Corporations invest millions in training their sales and customer service people to fake competence, concern and gratitude towards the customer. People have no problem faking anger, even rage, or disgust. Many have made it an occupation to fake love or affection whether in front or behind cameras. Response to physical intimacy could be faked and the couple benefit from the scripted rhythm of their duet. One only needs to see a campaigning politician to find fake generosity and compassion.
Award winning actors and actresses fail to act out remorse after cheating on a spouse, even if it means losing the marital assets and the children. Criminals get convicted over the lack of remorse. Why can’t they just fake it to get a lighter sentence? Even the hardened criminals fail to fake it. What is it about remorse that makes it genuine or nothing? Where does it come from?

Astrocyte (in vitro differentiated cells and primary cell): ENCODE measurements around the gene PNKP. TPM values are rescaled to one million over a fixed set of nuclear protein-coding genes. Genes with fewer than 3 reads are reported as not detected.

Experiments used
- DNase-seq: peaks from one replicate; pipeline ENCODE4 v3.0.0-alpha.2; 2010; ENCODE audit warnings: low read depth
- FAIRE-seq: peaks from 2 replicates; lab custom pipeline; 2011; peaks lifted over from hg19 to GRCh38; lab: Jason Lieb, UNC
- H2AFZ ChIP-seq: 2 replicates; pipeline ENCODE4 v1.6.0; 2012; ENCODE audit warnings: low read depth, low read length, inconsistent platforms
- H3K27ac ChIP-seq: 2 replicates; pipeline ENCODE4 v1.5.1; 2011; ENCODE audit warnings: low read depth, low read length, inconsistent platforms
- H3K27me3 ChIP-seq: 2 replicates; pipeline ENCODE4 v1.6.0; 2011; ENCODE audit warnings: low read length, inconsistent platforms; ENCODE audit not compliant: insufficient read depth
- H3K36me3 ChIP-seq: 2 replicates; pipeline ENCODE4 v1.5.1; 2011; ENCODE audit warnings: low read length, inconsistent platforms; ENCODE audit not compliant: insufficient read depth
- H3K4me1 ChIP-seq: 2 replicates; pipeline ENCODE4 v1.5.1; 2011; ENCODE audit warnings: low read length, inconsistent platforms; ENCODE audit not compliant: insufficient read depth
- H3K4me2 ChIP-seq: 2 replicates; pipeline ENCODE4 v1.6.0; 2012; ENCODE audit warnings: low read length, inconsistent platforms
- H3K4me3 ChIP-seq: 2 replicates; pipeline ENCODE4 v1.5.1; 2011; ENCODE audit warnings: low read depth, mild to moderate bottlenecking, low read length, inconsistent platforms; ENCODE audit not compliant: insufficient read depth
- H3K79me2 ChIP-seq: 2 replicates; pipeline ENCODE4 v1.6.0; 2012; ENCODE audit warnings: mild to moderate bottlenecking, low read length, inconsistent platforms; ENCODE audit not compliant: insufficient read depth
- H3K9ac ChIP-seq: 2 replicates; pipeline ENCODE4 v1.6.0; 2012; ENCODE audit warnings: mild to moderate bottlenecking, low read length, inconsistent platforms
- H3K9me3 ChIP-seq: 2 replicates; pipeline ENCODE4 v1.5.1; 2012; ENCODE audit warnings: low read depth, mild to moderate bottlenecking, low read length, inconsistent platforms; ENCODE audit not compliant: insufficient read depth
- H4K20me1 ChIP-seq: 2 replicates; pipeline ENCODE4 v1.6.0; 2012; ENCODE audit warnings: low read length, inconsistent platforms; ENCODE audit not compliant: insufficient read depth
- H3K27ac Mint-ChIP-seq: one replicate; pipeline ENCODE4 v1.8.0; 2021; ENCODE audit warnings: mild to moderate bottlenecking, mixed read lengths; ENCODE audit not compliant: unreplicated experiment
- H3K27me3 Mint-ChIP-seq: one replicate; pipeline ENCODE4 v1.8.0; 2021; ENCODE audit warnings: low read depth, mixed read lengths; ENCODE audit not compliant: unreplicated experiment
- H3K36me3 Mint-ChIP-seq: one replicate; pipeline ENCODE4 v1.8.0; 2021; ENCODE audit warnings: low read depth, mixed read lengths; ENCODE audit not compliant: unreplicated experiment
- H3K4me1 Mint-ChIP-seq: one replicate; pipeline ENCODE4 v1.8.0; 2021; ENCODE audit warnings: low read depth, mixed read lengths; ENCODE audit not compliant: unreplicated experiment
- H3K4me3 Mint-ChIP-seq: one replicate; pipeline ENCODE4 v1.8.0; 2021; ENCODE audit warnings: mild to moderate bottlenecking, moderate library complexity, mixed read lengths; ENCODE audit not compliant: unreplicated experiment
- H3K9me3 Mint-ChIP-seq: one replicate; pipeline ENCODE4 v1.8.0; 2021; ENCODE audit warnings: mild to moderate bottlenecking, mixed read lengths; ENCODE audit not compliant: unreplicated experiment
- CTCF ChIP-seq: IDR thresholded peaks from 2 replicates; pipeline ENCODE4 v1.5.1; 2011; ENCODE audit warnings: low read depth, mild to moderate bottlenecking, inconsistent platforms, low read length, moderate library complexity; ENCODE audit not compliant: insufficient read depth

The World Health Organization's International Statistical Classification of Diseases defines antisocial personality disorder to be incapable of remorse and prone to blame others or to offer plausible rationalizations for the behavior. The Diagnostic and Statistical Manual of Mental Disorders, defines dissocial personality disorder as lack of remorse, as indicated by being indifferent or rationalizing having hurt, mistreated, or stolen from another. According to the same Manual of Mental Disorders although there are behavioral similarities, the psychopath, dissocial and antisocial personality disorders are not synonymous. A psychopath is also characterized by a lack of remorse, however a psychopath is also described as having shallow emotions (including reduced fear, a lack of empathy, and stress tolerance), coldhearted, egocentric, superficial charm, manipulative, irresponsible, impulsive, criminality with a parasitic lifestyle.
The above descriptions are found in varying degrees on everyone. A personality disorder does not justify any cruel act. God knowing that we are dust (Psalms 103:14) still expects us to have remorse (Luke15:7). Remorse does not require a lengthy apology or a peace offering. It comes from the heart and a short glance at the person’s face would show it and the God who reads the heart will find it (Proverbs 21:2).